Unidirectional Data Flow in Swift via FRP - Inspired by Elm





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ReactiveReSwift is a Redux-like implementation of the unidirectional data flow architecture in Swift, derived from ReSwift. ReactiveReSwift helps you to separate three important concerns of your app's components:

  • State: in a ReactiveReSwift app the entire app state is explicitly stored in a data structure. This helps avoid complicated state management code, enables better debugging and has many, many more benefits...
  • Views: in a ReactiveReSwift app your views update when your state changes. Your views become simple visualizations of the current app state.
  • State Changes: in a ReactiveReSwift app you can only perform state changes through actions. Actions are small pieces of data that describe a state change. By drastically limiting the way state can be mutated, your app becomes easier to understand and it gets easier to work with many collaborators.

The ReactiveReSwift library is tiny - allowing users to dive into the code, understand every single line and hopefully contribute.

Check out our public gitter chat!

Table of Contents

About ReactiveReSwift

ReactiveReSwift relies on a few principles:

  • The Store stores your entire app state in the form of a single data structure. This state can only be modified by dispatching Actions to the store. Whenever the state in the store changes, the store will notify all observers.
  • Actions are a declarative way of describing a state change. Actions don't contain any code, they are consumed by the store and forwarded to reducers. Reducers will handle the actions by implementing a different state change for each action.
  • Reducers provide pure functions, that based on the current action and the current app state, create a new app state

For a very simple app, one that maintains a counter that can be increased and decreased, you can define the app state as following:

struct AppState {
  let counter: Int

You would also define two actions, one for increasing and one for decreasing the counter. For the simple actions in this example we can use an enum that conforms to action:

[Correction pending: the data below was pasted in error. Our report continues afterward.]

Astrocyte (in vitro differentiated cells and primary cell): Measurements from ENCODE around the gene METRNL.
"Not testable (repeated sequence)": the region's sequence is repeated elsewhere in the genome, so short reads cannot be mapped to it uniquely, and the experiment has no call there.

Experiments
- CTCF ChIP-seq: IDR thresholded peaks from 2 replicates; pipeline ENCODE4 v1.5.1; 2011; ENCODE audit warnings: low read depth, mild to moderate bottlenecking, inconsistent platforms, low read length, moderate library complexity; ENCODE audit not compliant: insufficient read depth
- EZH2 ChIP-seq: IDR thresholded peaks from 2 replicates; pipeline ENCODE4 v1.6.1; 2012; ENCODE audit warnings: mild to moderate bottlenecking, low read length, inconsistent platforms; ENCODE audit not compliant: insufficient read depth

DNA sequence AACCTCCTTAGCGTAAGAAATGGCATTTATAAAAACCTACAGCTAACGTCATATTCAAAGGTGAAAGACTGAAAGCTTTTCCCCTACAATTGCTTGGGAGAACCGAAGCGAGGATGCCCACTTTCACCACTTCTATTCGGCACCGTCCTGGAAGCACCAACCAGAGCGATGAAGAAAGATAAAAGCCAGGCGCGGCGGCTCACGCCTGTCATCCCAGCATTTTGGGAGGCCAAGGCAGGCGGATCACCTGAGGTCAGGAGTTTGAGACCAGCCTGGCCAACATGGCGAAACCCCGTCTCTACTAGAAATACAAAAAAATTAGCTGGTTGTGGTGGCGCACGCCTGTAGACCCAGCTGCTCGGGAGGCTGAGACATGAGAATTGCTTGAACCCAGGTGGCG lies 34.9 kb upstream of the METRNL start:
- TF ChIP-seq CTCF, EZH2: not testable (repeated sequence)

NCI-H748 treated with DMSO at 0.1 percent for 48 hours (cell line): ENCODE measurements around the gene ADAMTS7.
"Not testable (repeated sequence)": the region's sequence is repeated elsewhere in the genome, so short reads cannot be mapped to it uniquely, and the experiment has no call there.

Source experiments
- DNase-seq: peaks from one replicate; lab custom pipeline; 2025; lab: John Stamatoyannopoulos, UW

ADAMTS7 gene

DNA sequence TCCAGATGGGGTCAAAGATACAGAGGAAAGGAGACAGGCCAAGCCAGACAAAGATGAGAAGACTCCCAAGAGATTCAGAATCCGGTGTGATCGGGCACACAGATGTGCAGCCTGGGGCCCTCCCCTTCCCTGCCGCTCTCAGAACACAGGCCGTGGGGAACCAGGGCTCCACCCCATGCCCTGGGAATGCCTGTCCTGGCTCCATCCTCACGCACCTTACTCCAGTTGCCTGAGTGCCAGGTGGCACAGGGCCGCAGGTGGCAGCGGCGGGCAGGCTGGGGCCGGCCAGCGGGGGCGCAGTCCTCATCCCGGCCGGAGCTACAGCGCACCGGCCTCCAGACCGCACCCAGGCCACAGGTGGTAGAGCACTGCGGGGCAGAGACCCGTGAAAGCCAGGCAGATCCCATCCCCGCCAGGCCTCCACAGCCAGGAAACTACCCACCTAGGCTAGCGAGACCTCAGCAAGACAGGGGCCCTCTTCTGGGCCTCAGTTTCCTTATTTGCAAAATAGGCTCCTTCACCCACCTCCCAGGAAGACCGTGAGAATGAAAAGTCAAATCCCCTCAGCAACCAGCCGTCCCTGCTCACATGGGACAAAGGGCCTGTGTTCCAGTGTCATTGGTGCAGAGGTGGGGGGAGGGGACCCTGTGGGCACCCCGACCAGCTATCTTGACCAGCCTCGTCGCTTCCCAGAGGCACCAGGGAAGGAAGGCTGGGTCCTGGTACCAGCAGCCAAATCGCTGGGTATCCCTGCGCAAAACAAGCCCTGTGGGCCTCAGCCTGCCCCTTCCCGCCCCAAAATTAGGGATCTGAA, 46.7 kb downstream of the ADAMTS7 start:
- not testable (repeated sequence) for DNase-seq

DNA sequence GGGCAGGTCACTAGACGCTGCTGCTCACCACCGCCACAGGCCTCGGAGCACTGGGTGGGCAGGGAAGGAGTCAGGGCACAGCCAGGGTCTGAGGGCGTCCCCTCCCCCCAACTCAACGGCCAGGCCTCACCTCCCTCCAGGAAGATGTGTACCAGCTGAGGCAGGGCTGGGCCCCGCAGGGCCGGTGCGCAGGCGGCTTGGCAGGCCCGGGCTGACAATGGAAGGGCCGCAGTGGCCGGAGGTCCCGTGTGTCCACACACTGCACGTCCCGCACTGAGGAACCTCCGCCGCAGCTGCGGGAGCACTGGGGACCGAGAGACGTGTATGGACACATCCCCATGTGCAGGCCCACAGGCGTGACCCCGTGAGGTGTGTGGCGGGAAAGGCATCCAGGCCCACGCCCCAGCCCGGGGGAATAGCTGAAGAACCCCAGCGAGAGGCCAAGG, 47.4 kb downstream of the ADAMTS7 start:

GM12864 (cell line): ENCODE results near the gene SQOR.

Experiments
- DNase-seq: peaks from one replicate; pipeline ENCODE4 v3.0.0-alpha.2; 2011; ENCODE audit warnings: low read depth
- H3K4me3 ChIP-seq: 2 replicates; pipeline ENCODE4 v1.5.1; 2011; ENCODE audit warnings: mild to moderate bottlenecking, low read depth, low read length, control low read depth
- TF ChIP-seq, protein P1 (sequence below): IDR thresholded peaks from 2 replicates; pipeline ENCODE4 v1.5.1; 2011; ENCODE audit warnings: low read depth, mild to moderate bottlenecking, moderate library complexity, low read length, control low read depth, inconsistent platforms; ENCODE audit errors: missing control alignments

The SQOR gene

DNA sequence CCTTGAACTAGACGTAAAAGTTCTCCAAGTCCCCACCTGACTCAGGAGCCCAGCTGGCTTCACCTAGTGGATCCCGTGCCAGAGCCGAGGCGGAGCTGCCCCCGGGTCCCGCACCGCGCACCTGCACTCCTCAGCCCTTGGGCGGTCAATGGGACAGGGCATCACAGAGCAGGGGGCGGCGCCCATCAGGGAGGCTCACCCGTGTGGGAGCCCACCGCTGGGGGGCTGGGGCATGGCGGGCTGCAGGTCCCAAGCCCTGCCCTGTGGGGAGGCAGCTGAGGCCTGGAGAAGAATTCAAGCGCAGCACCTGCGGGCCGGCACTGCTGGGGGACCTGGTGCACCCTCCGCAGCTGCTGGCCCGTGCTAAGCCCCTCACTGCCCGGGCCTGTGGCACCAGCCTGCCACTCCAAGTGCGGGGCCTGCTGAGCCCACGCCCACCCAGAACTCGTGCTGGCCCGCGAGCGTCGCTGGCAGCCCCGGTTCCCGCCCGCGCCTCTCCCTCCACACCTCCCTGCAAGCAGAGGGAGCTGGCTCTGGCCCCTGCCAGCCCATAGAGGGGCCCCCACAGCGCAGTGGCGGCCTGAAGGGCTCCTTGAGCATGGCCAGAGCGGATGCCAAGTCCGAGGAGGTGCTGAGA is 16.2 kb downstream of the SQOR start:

enum AppAction: Action {
    case increase
    case decrease

Your reducer needs to respond to these different actions, that can be done by switching over the value of action:

let appReducer: Reducer<AppState> = { action, state in
    switch action as? AppAction {
    case .increase?:
        return AppState(counter: state.counter + 1)
    case .decrease?:
        return AppState(counter: state.counter - 1)
        return state

A single Reducer should only deal with a single field of the state struct. You can nest multiple reducers within your main reducer to provide separation of concerns.

In order to have a predictable app state, it is important that the reducer is always free of side effects, it receives the current app state and an action and returns the new app state.

To maintain our state and delegate the actions to the reducers, we need a store. Let's call it mainStore and define it as a global constant, for example in the app delegate file:

let initialState = AppState(counter: 0)

let mainStore = Store(
  reducer: appReducer,
  observable: ObservableProperty(initialState)

class AppDelegate: UIResponder, UIApplicationDelegate {

Lastly, your view layer, in this case a view controller, needs to tie into this system by subscribing to store updates and emitting actions whenever the app state needs to be changed:

class CounterViewController: UIViewController {

  private let disposeBag = SubscriptionReferenceBag()
  @IBOutlet var counterLabel: UILabel!

  override func viewDidLoad() {
    disposeBag += mainStore.observable.subscribe { [weak self] state in
      self?.counterLabel.text = "\(state.counter)"

  @IBAction func increaseButtonTapped(sender: UIButton) {

  @IBAction func decreaseButtonTapped(sender: UIButton) {


The mainStore.observable.subscribe block will be called by the ObservableStore whenever a new app state is available, this is where we need to adjust our view to reflect the latest app state.

Button taps result in dispatched actions that will be handled by the store and its reducers, resulting in a new app state.